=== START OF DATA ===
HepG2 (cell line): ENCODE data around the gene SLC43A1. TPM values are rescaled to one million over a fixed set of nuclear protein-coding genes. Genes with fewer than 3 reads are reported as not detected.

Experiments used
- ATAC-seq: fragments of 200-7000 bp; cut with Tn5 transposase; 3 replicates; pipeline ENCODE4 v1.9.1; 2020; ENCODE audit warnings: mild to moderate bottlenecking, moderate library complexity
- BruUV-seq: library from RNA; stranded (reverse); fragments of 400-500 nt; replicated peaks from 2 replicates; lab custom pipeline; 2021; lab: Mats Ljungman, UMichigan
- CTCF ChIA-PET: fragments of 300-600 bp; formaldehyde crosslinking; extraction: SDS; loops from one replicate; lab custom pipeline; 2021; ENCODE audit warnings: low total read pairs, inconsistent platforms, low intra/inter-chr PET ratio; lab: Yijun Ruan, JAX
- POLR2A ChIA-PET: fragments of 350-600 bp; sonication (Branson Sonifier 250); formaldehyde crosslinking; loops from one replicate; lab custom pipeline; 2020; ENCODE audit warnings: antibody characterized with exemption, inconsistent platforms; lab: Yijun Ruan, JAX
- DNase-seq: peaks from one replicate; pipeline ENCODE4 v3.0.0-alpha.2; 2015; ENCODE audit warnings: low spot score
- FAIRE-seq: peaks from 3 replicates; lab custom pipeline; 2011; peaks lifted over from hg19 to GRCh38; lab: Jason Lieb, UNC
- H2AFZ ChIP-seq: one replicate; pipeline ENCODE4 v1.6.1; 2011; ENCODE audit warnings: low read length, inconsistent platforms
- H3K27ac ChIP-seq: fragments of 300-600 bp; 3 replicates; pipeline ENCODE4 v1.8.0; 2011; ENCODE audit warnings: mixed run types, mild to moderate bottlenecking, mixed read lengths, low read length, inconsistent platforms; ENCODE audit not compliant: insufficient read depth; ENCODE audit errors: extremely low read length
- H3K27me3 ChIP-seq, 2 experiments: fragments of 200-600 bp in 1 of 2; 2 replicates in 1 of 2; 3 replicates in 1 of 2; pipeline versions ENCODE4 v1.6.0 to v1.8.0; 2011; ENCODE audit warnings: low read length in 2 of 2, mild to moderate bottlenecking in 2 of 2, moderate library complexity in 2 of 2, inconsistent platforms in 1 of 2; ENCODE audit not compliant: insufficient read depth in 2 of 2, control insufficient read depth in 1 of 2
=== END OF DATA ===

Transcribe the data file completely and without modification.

HepG2 (cell line): ENCODE data around the gene SLC43A1. TPM values are rescaled to one million over a fixed set of nuclear protein-coding genes. Genes with fewer than 3 reads are reported as not detected.

Experiments used
- ATAC-seq: fragments of 200-7000 bp; cut with Tn5 transposase; 3 replicates; pipeline ENCODE4 v1.9.1; 2020; ENCODE audit warnings: mild to moderate bottlenecking, moderate library complexity
- BruUV-seq: library from RNA; stranded (reverse); fragments of 400-500 nt; replicated peaks from 2 replicates; lab custom pipeline; 2021; lab: Mats Ljungman, UMichigan
- CTCF ChIA-PET: fragments of 300-600 bp; formaldehyde crosslinking; extraction: SDS; loops from one replicate; lab custom pipeline; 2021; ENCODE audit warnings: low total read pairs, inconsistent platforms, low intra/inter-chr PET ratio; lab: Yijun Ruan, JAX
- POLR2A ChIA-PET: fragments of 350-600 bp; sonication (Branson Sonifier 250); formaldehyde crosslinking; loops from one replicate; lab custom pipeline; 2020; ENCODE audit warnings: antibody characterized with exemption, inconsistent platforms; lab: Yijun Ruan, JAX
- DNase-seq: peaks from one replicate; pipeline ENCODE4 v3.0.0-alpha.2; 2015; ENCODE audit warnings: low spot score
- FAIRE-seq: peaks from 3 replicates; lab custom pipeline; 2011; peaks lifted over from hg19 to GRCh38; lab: Jason Lieb, UNC
- H2AFZ ChIP-seq: one replicate; pipeline ENCODE4 v1.6.1; 2011; ENCODE audit warnings: low read length, inconsistent platforms
- H3K27ac ChIP-seq: fragments of 300-600 bp; 3 replicates; pipeline ENCODE4 v1.8.0; 2011; ENCODE audit warnings: mixed run types, mild to moderate bottlenecking, mixed read lengths, low read length, inconsistent platforms; ENCODE audit not compliant: insufficient read depth; ENCODE audit errors: extremely low read length
- H3K27me3 ChIP-seq, 2 experiments: fragments of 200-600 bp in 1 of 2; 2 replicates in 1 of 2; 3 replicates in 1 of 2; pipeline versions ENCODE4 v1.6.0 to v1.8.0; 2011; ENCODE audit warnings: low read length in 2 of 2, mild to moderate bottlenecking in 2 of 2, moderate library complexity in 2 of 2, inconsistent platforms in 1 of 2; ENCODE audit not compliant: insufficient read depth in 2 of 2, control insufficient read depth in 1 of 2